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Corporate America’s changing advocacy agenda

CEOs of American companies, a group of (largely) white middle-aged men trained (principally) in business administration, finance or engineering, must now refocus their lobbying efforts to issues they usually prefer to avoid.  

Historically, corporate lobbying has focused on issues such as tax cuts, securing business favorable provisions in appropriations and trade bills, and avoiding regulations that soaked up capital budgets and added to administrative expenses.

In the wake of America’s ongoing social upheavals, corporations are now besieged with demands to repurpose their considerable lobbying power to advance opportunities for women and minorities, support climate change controls, expand civil liberties for LGBTQ+ citizens, reduce inequality and protect voting rights. Trained to achieve maximum shareholder value calculated through financial performance metrics, CEOs now face a growing need to adjust their thinking through on-the-job re-schooling at a time of rapid change within society and even their own organizations.

What factors are driving these demands for change? By 2045, less than 50 percent of the U.S. population is projected to be white. As this trend ripples across American society, it already has begun to further diversify the American workforce (although management level jobs and appointments to corporate boards represent lagging indicators). Nowhere is this development more evident than in recruitment and retention of much-coveted early career employees. According to Glassdoor, 76 percent of employees and those looking for work (including Millennials and Gen Zers), said a diverse workforce was important to their evaluation of companies and employment offers. As companies’ work forces become more diverse, management is more attentive to their values and aspirations.  

Companies prefer to assiduously avoid challenges to their brands from social issues they regard as peripheral to how they make their money. This thinking has become less viable when stakeholders and customers increasingly drive the social media agenda. In contrast to ongoing political dysfunction, public confidence in business performance has risen. According to the 2021 Edelman Trust Barometer, the private sector is now viewed as the only institution within society that is sufficiently competent and ethical to address large scale issues. Many asset management firms have also concluded that poor management of social challenges represents a major risk to investors. The largest of these firms, BlackRock, recently announced that it will measure the diversity of corporate management and boards as a core metric of success.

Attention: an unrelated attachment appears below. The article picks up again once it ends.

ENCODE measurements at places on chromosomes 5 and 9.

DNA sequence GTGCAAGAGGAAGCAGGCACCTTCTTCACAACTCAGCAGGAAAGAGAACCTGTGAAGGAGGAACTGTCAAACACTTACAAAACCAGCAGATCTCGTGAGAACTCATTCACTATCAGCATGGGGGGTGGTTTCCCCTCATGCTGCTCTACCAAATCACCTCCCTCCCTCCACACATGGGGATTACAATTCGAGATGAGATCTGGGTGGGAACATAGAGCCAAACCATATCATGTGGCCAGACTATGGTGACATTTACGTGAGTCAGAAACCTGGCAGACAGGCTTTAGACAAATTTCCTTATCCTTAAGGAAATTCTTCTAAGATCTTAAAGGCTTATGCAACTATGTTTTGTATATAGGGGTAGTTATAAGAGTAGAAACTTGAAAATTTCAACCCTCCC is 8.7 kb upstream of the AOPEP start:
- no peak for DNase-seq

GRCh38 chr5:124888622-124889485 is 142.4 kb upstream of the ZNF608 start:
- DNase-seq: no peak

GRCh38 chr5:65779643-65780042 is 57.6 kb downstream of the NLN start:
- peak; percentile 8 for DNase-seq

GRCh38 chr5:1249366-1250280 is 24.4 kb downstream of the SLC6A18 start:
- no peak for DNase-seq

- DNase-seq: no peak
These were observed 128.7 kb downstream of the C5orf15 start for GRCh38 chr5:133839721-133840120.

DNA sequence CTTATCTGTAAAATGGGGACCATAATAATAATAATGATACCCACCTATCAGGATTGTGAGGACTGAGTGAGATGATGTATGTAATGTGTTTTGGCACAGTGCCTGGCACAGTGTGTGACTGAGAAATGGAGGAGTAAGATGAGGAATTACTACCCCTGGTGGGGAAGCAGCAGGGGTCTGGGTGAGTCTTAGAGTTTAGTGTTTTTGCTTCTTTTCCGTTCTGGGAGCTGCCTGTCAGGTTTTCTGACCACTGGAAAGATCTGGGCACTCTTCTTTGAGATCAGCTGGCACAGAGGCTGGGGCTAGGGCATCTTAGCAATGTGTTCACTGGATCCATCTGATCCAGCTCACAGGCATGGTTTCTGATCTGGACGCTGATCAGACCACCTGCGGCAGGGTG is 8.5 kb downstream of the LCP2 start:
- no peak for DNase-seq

Pressures to reshape corporations’ advocacy agendas have accelerated during the past decade. Highly visible issues — rallying corporate support for the 2015 Paris climate agreement, opposition to a 2015 law in Indiana denying services to same-sex couples, advocacy against a 2016-2017 North Carolina law that banned transgender people from using public bathrooms that matched their gender identities, high profile CEO dismissals at CBS, HP, McDonald’s and the Weinstein Group for inappropriate sexual conduct, calls for corporate endorsement of Black Lives Matter in the wake of the deaths of George Floyd, Breonna Taylor and other people of color, and growing pressure to actively oppose voter suppression in Georgia and 47 other states — have established a baseline for measuring future corporate behavior and engagement.

CEOs continue to struggle with such expectations and generally prefer to avoid visible and contentious social issues. There is, however, a cost to delayed engagement as evidenced by the recent public reversals of Delta Airlines and Coca-Cola, following severe criticisms from civil rights groups that they were insufficiently clear and aggressive in expressing an early opposition to the recently enacted voter suppression statute in Georgia.

How should corporations manage their participation in social advocacy? To begin, they should initiate early engagement with stakeholders across their range of brands to understand external perspectives. Companies should implement formal plans with specific deadlines to further diversify their boards, management and workforces. They should build partnerships with stakeholders as a means to obtain a deeper understanding of social problems and co-develop solutions. Corporations should update their political contributions’ policy to avoid giving money to groups that seek to undermine democracy or resist a more diverse, equitable and inclusive society. And they should not wait until a political or social crisis is underway to make their voices heard. Corporations cannot solve these societal challenges alone, but their influence has high impact and, in combination with others, is often determinative.

Dr. Terry F. Yosie is the former CEO of the nonprofit World Environment Center and previously served as a senior non-lobbying executive in the chemical and petroleum industries. He lives in the District of Columbia.

Tags Anti-corporate activism corporate America corporate backlash corporate tax cuts Criticism of Coca-Cola Delta Lobbying Social Issues Voter suppression

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